September 6th, 2010

People’s Parliament?
The Scottish Parliament opened in 2004 with an ambition to be more accountable and accessible to the people it serves.

In order to bring forward Scottish solutions to Scottish problems, we believed that we had to be closer to the Scottish people we serve and better understand their lives.

People certainly know where the parliament is, with 2.5 million visitors in the last 10 years, more than 1300 petitions lodged and more than 10,000 telephone enquiries every year.

If success is measured in statistics, at has already went some way to meet that ambition but for me, Inverclyde has a walking, talking testament to that principle.

John Muir, grieving the senseless loss of his son to knife crime, walked into my parliamentary office in January 2008, determined to change the law to prevent other families going through what he did.

That set him off on a journey that put him at the centre of Scotland’s political debate.

Within a year, he was appearing before the Public Petitions Committee, representing the thousands who had signed up to his anti-knife crusade, and led an unprecedented summit in the chamber looking into the scourge of knife crime.

That started in motion a train of events that led to an amendment, based on the principles of Damian’s Law, going before MSPs and being cruelly defeated by just two votes.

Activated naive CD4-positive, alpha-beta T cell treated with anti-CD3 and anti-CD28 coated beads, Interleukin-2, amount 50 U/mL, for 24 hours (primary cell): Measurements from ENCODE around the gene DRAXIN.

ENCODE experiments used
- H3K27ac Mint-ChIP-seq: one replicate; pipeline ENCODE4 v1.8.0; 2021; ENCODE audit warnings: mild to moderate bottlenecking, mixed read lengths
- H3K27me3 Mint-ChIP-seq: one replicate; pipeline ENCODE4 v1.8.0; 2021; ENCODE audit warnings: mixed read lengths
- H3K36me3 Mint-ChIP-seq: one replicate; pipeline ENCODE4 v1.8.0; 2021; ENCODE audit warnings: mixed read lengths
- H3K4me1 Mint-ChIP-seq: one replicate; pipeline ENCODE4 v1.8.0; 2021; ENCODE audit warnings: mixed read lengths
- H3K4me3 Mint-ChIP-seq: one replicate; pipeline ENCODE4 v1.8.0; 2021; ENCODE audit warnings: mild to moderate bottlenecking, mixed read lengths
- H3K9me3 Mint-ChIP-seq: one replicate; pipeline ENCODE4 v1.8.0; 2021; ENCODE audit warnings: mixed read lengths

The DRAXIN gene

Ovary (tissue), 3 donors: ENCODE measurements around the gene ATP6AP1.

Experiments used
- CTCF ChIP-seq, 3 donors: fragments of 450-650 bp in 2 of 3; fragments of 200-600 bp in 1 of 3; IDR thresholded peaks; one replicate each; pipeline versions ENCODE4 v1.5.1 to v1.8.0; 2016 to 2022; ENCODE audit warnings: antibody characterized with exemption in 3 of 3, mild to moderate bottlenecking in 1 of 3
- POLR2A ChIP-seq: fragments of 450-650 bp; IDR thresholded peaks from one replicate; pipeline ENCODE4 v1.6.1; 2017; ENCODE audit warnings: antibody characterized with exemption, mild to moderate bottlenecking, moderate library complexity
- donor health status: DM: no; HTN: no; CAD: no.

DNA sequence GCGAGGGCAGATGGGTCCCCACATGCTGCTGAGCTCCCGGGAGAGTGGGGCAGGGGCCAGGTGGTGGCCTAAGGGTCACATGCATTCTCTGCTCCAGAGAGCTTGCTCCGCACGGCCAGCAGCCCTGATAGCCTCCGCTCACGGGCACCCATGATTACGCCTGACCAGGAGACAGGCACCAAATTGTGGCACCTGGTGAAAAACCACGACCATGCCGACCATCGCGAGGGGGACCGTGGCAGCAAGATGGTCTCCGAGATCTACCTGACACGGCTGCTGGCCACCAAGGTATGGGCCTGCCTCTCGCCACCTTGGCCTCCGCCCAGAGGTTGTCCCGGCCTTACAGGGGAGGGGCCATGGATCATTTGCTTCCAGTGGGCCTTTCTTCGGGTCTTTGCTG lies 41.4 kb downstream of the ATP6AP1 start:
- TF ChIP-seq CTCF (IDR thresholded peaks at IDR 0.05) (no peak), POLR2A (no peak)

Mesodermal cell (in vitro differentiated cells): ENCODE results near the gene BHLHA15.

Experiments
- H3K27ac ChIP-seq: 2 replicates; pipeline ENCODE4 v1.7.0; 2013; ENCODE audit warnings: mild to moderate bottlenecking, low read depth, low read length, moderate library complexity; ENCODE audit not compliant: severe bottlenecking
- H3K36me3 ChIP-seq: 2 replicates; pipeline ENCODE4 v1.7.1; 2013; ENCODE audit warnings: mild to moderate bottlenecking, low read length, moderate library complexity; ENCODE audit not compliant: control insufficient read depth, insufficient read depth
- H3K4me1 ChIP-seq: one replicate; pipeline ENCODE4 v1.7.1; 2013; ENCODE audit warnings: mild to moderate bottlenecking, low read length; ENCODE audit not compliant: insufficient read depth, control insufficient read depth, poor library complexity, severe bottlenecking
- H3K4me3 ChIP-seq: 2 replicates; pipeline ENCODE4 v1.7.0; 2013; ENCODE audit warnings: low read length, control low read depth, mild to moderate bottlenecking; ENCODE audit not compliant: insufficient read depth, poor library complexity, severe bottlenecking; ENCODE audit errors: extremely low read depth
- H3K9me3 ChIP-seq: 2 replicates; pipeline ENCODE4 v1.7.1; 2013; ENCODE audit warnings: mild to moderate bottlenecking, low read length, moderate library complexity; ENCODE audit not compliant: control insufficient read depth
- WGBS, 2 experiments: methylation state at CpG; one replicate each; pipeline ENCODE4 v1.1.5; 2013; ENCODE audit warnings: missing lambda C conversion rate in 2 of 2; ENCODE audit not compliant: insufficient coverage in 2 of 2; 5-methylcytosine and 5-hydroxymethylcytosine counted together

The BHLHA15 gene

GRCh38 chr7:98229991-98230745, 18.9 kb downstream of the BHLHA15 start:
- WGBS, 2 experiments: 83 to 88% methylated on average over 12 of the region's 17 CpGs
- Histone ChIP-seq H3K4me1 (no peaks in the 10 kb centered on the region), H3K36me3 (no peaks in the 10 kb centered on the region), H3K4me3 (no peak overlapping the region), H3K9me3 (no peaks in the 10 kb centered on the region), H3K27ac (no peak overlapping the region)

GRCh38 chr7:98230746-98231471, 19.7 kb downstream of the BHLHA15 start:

Although unsuccessful for now, that campaign proved that any person, with the right issue and the backing of the community, could influence the political process through the Scottish Parliament.

Inverclyde, literally, came to the parliament that day, and, in one sense, the parliament makes the return journey this week.

This month, Greenock Central Library is hosting the Moving Stories Exhibition, which demonstrates the experiences of 10 people interacting with the Scottish Parliament.

I was able to speak at the launch of the event on Saturday and was joined by John, who is of course one of those featured in the exhibition.

In many ways, Holyrood can boast to be the people’s parliament. But it can only truly lay claim to that title if its politicians listen to the people they serve.

September 6th, 2010